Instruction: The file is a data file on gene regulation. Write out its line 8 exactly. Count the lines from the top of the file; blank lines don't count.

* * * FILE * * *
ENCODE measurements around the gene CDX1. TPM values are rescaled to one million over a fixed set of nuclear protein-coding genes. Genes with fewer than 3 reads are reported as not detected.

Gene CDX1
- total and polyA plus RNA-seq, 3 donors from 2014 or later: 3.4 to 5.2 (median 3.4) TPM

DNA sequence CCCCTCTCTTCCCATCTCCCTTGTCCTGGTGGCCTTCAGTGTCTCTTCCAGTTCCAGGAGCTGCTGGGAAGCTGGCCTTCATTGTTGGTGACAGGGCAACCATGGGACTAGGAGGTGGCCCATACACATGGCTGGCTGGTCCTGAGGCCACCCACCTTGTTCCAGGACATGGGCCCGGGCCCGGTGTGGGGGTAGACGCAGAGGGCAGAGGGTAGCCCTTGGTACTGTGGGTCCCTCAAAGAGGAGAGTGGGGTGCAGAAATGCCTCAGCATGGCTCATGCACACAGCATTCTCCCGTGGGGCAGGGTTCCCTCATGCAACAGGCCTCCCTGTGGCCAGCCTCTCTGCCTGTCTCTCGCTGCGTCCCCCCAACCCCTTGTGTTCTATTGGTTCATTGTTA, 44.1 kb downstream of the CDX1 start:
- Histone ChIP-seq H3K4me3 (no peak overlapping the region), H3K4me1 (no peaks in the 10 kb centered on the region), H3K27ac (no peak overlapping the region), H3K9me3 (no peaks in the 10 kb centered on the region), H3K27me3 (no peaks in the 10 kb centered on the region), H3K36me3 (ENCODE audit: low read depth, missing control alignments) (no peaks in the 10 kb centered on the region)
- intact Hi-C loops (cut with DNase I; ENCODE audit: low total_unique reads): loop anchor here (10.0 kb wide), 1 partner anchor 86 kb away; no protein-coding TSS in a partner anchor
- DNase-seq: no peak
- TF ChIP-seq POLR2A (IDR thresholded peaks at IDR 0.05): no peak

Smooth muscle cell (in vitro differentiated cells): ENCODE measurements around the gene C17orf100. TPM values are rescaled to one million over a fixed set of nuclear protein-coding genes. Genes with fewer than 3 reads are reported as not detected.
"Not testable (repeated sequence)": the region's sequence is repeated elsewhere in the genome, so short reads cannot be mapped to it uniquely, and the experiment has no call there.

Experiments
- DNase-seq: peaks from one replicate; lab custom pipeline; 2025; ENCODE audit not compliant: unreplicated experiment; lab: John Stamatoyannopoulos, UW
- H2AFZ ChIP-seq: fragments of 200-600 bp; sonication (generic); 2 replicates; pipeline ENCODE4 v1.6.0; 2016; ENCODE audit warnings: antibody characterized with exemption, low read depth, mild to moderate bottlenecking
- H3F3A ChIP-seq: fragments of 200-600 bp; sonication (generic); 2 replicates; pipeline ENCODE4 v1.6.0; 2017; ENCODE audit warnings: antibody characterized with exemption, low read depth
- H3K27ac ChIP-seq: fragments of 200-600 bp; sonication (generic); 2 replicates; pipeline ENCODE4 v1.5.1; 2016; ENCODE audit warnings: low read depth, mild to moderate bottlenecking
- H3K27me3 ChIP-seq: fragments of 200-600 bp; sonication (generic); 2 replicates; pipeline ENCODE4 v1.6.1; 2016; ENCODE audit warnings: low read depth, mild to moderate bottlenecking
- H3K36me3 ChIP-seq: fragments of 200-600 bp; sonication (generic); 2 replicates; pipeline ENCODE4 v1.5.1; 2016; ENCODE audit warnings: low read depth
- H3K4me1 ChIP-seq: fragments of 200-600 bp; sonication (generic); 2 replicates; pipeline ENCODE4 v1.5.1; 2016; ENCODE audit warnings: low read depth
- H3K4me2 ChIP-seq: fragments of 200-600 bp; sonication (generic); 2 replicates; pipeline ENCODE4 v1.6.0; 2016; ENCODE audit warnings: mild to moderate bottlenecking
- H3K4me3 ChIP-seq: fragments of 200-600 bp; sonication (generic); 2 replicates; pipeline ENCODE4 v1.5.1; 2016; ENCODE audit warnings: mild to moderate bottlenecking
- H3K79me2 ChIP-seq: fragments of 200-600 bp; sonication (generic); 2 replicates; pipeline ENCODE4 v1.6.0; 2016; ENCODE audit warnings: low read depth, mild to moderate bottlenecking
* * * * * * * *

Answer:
- TF ChIP-seq POLR2A (IDR thresholded peaks at IDR 0.05): no peak